My adviser, Tuula, grew up in Sotkamo. She invited me to join her family for their New Years festivities. We drove for about six hours through Kuopio, on some pretty rural roads. Matti, Tuula's husband, kept complaining about how lame it is to drive on roads with so little snow. "We dump so much salt all over the roads that it makes almost summer-like driving conditions. We can't have summer roads in the winter!" he complained. I personally was very glad that he was driving and not me.
There was one point when we came up on a car that was driving very very slowly down a rural road. "Any idea what's wrong here?" Matti asked.
"No snow tires?" I guessed based on previous experience in Tampere a few months before.
"Oh no," Matti and Tuula pointed out that it's against the law not to have snow tires on your car. "Everyone must have snow tires." Right. I sometimes forget how diligently people in Finland follow the rules, compared to Americans.
"This driver is probably drunk," Tuula told me, matter-of-factly. "We have to be careful way out here in the middle of nowhere." Hmmm, I always thought that drunk driving illegal.
It was quite interesting to hear everyone's opinions about their hometown and its history, especially in relationship to the fast changing EU policies. Her family used to have a small farm (on the order of five cows). With the new EU subsidies, small farms became very expensive and could no longer afford to exist, leaving only a much smaller number of larger farms in Finland. Of course large farms in Finland are much much smaller than large farms in the States. None the less, it's a bummer that Tuula's family had to stop farming.
The EU subsidies have allowed the community to build a community center, where Tuula and I enjoyed the brisk night air.
Tuula's mother still lives in the house that Tuula grew up in. Not only did Tuula grow up in it, but several generations before her also grew up in this very traditional Finnish house. There's a wood burning stove in the center of the house, as well as an old wood burning cooking stove, still used by her mother.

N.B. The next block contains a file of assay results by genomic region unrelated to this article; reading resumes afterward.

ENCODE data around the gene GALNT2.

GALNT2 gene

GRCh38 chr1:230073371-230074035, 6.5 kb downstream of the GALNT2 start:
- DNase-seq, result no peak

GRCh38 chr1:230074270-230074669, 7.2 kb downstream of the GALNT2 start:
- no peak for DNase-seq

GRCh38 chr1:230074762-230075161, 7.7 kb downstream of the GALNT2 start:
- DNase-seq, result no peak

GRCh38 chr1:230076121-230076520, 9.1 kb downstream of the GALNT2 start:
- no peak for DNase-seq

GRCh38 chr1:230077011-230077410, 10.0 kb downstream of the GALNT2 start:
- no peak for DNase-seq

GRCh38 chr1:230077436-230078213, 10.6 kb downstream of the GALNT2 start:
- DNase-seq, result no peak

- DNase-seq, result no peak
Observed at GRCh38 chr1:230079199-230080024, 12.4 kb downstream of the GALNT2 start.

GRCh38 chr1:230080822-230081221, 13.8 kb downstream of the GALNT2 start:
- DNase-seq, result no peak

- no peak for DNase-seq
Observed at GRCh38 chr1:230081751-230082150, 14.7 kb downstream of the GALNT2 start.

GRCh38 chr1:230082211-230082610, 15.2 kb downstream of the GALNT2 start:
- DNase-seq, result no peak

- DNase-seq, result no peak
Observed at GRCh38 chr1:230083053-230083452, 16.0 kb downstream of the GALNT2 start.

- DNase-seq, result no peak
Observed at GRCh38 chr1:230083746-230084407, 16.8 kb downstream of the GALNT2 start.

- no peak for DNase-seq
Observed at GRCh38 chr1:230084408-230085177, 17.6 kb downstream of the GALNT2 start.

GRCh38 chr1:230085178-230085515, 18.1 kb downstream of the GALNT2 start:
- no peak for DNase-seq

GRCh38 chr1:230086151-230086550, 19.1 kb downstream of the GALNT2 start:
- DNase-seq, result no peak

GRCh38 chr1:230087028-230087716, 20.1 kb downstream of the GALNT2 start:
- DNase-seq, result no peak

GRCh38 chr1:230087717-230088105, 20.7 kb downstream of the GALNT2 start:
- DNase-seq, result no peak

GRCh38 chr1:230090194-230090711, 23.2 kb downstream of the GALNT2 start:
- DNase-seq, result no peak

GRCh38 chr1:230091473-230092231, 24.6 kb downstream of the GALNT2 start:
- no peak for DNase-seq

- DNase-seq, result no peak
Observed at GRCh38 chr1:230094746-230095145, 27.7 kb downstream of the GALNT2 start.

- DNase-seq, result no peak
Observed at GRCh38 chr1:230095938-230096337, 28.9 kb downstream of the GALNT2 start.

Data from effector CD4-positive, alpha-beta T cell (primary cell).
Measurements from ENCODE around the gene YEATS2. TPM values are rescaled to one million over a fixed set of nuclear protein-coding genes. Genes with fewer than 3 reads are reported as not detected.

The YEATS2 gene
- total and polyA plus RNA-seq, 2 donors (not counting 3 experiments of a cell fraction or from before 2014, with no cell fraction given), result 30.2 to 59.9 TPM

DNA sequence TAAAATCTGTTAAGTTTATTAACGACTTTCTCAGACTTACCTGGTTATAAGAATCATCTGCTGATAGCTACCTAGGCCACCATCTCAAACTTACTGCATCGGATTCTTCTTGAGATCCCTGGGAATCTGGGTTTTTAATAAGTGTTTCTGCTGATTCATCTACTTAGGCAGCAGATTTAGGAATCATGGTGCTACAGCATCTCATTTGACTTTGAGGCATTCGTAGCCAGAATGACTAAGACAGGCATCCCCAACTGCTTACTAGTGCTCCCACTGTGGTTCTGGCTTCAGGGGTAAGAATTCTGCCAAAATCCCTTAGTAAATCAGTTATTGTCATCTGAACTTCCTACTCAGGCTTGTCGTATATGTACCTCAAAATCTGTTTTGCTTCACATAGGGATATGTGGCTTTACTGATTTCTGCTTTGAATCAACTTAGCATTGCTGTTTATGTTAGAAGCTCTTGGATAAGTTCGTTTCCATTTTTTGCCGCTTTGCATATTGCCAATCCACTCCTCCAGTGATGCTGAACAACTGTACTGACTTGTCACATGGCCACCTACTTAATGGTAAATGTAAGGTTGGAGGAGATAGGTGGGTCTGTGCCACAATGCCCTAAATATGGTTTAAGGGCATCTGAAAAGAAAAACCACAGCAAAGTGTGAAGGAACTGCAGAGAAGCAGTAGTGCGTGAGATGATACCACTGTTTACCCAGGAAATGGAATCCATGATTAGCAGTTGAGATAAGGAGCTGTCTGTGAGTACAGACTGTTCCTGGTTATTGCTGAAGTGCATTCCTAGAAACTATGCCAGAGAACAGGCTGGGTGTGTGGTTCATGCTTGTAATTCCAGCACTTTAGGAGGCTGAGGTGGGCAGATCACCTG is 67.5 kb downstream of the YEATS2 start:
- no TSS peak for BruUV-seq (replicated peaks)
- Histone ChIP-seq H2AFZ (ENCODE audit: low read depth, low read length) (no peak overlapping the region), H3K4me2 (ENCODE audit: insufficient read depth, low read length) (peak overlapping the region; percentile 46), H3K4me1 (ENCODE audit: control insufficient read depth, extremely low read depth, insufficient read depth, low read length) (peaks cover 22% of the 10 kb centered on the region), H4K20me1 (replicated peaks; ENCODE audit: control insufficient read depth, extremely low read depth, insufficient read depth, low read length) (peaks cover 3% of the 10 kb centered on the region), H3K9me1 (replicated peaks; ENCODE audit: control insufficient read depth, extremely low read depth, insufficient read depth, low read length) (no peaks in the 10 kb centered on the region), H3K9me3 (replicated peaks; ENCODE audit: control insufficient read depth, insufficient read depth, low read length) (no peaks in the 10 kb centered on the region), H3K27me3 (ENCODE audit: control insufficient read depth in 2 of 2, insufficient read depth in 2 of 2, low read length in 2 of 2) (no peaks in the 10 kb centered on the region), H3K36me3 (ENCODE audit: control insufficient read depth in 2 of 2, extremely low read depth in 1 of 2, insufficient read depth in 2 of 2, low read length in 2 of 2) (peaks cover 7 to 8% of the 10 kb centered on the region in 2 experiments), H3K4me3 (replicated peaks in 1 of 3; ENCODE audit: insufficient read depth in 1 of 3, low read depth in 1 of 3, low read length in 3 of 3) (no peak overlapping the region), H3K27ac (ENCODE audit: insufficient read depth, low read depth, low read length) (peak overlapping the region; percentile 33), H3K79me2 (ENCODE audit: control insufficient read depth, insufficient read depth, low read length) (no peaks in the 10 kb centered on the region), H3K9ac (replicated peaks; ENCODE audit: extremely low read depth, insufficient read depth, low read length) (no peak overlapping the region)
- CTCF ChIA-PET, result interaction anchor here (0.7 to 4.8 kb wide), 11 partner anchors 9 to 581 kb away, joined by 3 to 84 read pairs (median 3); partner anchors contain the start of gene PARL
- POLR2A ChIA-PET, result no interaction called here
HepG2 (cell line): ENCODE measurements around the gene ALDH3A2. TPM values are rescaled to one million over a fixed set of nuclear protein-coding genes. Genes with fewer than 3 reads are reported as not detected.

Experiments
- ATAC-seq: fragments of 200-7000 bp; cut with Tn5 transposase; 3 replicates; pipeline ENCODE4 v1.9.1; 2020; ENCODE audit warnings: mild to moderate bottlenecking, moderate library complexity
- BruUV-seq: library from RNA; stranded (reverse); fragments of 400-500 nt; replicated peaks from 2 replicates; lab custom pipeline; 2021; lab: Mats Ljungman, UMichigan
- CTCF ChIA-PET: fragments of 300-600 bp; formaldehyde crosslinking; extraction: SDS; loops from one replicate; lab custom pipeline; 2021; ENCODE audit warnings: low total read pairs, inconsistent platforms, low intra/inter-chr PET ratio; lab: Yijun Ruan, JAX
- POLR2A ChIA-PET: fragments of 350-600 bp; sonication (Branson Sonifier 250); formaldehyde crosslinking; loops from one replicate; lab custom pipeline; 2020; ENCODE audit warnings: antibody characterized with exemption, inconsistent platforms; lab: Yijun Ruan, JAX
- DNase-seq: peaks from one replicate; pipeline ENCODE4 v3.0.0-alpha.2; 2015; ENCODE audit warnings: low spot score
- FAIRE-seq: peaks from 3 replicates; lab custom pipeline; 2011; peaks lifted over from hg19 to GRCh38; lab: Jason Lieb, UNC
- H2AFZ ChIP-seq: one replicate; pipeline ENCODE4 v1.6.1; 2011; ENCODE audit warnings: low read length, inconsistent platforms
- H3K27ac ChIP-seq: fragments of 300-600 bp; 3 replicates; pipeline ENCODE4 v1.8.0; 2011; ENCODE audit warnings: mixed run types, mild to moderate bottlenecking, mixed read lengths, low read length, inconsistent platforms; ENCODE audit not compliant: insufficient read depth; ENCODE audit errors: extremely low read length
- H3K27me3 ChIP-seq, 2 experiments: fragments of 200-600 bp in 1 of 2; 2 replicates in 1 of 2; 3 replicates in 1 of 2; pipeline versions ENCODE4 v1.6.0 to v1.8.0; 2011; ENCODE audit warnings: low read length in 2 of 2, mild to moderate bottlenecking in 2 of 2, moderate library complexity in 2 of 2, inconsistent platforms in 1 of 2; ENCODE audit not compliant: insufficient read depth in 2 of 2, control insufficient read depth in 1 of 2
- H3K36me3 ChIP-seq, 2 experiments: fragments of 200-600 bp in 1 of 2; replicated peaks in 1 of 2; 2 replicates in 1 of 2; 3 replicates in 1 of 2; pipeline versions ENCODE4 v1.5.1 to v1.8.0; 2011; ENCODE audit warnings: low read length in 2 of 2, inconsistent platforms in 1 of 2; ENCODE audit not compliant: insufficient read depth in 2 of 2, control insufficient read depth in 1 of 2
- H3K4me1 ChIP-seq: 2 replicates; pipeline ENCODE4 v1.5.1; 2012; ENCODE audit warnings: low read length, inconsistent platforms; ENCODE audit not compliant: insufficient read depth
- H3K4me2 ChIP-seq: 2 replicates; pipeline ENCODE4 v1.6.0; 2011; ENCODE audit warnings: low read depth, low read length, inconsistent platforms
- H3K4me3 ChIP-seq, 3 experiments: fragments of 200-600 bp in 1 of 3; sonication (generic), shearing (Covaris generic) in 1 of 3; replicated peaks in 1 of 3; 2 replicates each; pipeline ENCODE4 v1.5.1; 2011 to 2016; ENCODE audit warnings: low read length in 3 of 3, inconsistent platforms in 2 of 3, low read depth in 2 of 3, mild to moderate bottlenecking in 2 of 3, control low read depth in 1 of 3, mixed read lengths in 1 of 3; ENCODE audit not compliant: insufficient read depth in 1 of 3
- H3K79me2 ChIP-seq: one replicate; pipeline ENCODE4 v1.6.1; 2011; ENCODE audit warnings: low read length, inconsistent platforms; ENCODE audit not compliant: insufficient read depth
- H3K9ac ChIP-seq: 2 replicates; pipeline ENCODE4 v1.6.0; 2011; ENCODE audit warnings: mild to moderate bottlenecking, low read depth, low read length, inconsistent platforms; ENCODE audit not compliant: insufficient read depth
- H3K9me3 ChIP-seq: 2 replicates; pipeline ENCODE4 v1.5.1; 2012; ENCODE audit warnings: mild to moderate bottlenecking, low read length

Since they live in such a rural town, they said that they have to rely on their neighbors for help (cleaning up after huge storms, hoisting tractors out of rivers, etc.). Matti said that he's glad that Tuula's father and grandfather were so helpful in the community because it's made the neighbors more willing the help him when he needs it. Can you believe it? Intergenerational neighborlyness?! The dads did most of the fireworks. As you can see, we were not hindered by limits on our explosive supply (by the truckload of fireworks depicted below). You're allowed to set off fireworks for one twelve hour period in Finland (6pm New Years Eve to 6 am on New Years Day). People really go crazy. Though, if you look closely you can see the kids were wearing safety goggles. Safety first!Tuula taught me how to make snow bonfires. OK OK, this little snow lantern is only 20 cm high, but with some trick photography looks much more impressive.
This is a moose hunting tower. A group of folks track and find the moose, somehow convince it to come back to this tower, and then get out of the way while the person in the tower shoots it. Hunting seems to involve much less shooting that it does in the US.
Behind the house the family stores all of this weird stuff in the "museum." There are old typewriters, skis, all kinds of good stuff. No electricity though, the open window provides the light!
Thanks Tuula and Matti!!